- (Photo: Friends of Ole Kiyiapi via The Christian Post)
As the Republic of Kenya prepares to choose its fourth president next year, supporters of a rising candidate claim he could become the first "born-again Christian" elected to the presidency in the African country's 50 years of independence.
"Prof (James Ole) Kiyiapi is concerned about two main things – National Unity and Economic Empowerment. He strongly believes that if these two issues were addressed properly, Kenya would be able to move to the next level of development," said Mugure Mugo in an email to The Christian Post.
Mugo is head of the "Friends of Ole Kiyiapi" group petitioning for the candidate. She shared with CP Kiyiapi's resume which reveals that he holds an environmental degree and served as Permanent Secretary in the Ministry of Environment and Natural Resources in Kenya before launching his bid for the presidency.
The CIA World Factbook states that Kenya's population of 43 million is predominantly Christian – 45 percent are Protestant, while Roman Catholics make up 33 percent, Muslims 10 percent, and 10 percent subscribing to indigenous beliefs.
Mugo confirmed with CP that most Kenyans are Christians, and said that religious freedom is strong there. She noted, however, that although 50 percent of all of Africa professes the Christian faith, there are very few Christian leaders on the continent – and she claimed that Kenya has been without a born-again Christian leader for 50 years.
"Christianity is however growing incredibly fast here in Africa and I think it will be interesting to see how this might impact the continent in the years to come, particularly in leadership and other areas of society," she added.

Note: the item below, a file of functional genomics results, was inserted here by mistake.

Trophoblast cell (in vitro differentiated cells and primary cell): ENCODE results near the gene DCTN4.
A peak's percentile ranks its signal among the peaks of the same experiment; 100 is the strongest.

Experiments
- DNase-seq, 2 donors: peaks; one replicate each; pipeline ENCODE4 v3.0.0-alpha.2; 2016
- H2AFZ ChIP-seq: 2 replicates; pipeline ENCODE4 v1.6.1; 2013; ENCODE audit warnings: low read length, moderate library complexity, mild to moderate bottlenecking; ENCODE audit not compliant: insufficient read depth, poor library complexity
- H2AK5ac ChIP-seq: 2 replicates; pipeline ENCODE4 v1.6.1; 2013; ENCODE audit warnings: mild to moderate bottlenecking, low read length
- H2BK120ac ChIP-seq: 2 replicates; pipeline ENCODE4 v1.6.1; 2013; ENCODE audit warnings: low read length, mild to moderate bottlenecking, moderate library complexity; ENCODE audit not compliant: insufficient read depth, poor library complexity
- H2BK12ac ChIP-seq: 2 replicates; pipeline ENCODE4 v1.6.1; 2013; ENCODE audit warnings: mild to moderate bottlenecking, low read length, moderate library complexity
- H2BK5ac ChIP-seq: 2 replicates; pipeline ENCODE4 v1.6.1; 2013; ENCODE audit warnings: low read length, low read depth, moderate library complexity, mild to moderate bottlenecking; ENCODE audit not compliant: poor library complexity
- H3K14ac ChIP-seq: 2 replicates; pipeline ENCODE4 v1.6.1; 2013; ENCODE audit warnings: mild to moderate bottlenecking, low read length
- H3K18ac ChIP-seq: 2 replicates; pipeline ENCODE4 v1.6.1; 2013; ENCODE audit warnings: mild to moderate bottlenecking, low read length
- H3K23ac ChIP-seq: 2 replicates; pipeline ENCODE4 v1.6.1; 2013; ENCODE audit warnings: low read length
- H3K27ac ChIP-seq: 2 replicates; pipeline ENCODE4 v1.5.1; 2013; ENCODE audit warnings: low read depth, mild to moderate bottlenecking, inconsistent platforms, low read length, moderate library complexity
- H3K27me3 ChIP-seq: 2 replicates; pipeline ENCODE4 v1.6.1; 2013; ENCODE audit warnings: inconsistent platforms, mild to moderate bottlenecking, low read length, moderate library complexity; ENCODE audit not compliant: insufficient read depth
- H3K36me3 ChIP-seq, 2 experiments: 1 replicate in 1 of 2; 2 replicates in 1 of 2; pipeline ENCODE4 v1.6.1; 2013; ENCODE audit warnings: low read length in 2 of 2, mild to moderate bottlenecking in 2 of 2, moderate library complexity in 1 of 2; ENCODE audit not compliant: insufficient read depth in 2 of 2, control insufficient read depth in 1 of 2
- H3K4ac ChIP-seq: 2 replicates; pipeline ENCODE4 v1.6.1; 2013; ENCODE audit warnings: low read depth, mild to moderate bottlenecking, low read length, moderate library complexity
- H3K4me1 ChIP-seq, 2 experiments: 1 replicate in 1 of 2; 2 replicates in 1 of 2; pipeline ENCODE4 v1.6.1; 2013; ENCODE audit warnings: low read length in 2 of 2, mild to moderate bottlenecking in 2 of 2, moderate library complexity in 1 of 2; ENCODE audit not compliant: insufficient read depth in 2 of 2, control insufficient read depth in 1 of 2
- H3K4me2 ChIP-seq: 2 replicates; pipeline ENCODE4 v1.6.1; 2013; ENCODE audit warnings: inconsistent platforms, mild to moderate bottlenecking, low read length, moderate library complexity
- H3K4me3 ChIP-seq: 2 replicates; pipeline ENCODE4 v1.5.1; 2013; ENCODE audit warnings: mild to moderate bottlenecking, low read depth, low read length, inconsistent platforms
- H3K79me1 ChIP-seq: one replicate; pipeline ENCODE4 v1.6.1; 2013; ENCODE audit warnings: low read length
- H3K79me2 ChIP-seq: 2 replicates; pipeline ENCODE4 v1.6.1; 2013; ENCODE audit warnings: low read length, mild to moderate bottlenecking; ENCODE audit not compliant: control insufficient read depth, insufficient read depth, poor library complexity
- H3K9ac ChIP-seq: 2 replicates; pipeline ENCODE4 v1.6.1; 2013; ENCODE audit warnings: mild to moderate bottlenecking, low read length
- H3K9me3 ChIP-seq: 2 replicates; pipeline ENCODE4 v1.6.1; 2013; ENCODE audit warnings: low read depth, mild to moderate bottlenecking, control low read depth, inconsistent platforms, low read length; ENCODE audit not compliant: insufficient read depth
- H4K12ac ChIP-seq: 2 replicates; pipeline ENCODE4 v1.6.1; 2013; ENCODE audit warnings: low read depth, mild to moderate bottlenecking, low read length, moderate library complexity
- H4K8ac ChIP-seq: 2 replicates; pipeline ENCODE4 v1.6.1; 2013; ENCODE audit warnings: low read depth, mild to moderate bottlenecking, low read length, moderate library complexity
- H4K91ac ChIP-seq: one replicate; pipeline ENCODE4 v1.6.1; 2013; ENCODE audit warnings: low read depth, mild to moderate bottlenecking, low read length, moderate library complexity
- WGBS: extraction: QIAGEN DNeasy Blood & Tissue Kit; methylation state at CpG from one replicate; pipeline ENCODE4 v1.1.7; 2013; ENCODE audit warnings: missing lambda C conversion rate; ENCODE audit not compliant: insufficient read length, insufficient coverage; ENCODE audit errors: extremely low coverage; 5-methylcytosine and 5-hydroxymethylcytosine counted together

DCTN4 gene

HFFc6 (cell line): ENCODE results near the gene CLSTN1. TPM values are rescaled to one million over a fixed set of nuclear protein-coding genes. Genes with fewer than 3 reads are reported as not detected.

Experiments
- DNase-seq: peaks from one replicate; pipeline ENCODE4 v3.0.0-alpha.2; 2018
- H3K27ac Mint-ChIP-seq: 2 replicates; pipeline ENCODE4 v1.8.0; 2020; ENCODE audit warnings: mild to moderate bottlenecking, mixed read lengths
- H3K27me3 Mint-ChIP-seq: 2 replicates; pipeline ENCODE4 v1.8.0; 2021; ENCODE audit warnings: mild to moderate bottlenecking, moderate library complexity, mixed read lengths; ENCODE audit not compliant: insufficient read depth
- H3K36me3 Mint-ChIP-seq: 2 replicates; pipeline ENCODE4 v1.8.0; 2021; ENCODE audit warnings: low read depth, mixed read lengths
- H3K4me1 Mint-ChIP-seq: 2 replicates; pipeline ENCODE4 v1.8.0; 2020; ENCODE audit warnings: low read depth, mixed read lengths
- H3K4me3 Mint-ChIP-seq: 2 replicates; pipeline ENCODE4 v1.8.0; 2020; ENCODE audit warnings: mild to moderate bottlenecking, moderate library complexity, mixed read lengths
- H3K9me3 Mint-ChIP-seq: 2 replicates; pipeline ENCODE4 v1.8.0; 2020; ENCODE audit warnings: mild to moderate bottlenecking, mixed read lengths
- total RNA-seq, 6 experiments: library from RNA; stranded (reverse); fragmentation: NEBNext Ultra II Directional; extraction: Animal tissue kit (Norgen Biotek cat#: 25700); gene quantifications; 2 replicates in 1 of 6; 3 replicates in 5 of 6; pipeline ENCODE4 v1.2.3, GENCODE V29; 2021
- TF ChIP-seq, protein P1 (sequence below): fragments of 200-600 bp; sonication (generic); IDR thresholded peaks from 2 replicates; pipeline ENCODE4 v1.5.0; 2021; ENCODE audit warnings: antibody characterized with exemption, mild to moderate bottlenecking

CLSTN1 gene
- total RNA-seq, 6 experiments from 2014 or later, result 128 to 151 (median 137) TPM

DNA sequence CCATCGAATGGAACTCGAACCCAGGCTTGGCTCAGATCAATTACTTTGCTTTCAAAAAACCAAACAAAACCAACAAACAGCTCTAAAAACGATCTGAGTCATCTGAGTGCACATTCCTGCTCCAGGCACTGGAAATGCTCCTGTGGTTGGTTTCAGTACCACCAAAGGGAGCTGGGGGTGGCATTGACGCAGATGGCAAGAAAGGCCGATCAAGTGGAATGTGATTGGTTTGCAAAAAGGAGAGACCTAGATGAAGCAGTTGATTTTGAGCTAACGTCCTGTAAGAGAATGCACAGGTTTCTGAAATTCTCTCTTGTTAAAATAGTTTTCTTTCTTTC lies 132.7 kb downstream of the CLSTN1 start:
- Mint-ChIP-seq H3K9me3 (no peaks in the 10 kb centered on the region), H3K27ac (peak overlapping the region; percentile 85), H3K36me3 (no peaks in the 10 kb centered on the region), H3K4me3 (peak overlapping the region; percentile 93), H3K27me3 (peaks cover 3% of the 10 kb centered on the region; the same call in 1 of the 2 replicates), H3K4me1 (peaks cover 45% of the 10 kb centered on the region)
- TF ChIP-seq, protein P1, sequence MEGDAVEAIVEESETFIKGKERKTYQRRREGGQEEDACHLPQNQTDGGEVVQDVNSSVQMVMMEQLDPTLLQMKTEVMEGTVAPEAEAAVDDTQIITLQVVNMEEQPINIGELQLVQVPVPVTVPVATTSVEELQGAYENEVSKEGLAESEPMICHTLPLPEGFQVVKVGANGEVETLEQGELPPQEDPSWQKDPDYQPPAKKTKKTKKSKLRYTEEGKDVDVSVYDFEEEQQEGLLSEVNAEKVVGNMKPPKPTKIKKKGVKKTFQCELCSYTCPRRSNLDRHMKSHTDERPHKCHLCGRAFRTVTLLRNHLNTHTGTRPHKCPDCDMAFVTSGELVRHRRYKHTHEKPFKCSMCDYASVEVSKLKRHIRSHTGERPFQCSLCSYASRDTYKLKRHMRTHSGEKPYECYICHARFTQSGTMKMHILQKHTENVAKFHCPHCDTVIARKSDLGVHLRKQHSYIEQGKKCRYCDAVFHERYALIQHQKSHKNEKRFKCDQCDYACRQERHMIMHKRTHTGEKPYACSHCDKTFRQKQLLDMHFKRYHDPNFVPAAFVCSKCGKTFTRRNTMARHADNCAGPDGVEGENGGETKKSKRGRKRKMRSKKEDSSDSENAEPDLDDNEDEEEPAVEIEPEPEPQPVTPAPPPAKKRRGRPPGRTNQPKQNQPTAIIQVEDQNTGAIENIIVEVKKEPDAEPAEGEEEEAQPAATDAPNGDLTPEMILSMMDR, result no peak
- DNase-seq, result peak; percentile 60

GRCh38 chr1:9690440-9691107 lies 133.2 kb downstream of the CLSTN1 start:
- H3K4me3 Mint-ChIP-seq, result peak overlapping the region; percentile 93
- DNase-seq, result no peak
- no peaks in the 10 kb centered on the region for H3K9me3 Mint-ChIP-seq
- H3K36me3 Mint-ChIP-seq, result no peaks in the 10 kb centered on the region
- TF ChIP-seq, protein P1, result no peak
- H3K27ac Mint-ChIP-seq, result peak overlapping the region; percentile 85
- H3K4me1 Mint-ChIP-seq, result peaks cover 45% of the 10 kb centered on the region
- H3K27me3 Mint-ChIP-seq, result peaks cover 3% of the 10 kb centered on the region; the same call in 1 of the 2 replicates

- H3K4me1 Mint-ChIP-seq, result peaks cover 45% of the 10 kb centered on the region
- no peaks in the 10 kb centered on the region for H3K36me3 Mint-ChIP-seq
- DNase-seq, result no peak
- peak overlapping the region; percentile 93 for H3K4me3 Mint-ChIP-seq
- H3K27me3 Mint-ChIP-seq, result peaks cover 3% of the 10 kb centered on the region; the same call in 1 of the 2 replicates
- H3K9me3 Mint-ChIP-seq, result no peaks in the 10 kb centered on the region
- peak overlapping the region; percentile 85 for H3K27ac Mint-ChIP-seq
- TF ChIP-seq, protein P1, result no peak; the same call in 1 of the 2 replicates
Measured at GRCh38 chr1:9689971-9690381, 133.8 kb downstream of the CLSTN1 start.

As for Kiyiapi's biggest challenges for the 2013 presidential seat, Mugo noted that although the 51-year-old professor has served in various capacities for the government, he has never before sought an elective position, and so he has to work extra hard to convince people he is the right person for the job.
When it comes to Kiyiapi's Christian life, the candidate is described as a "professing, born-again Christian having given his life to Christ as a young man." During his years in university in Kenya, he played an active role in the Christian community, and has credited his strong moral values and worldview to his Christian faith.
"Prof Kiyiapi believes his is a divine calling to serve the country, and has staked his all to respond to this call," his biography states.
Kenya's General Elections are to be held on March 4, 2013, and will also elect Senators, County Governors and Members of Parliament, besides a president to succeed Incumbent leader Mwai Kibaki.
Kibaki, a Roman Catholic, was preceded by two other presidents in the Republic of Kenya's young independent history. Both Mzee Jomo Kenyatta, who held office from 1964 to 1978, and Daniel Toroitich arap Moi, president from 1978 to 2002, are non-Protestant Christians.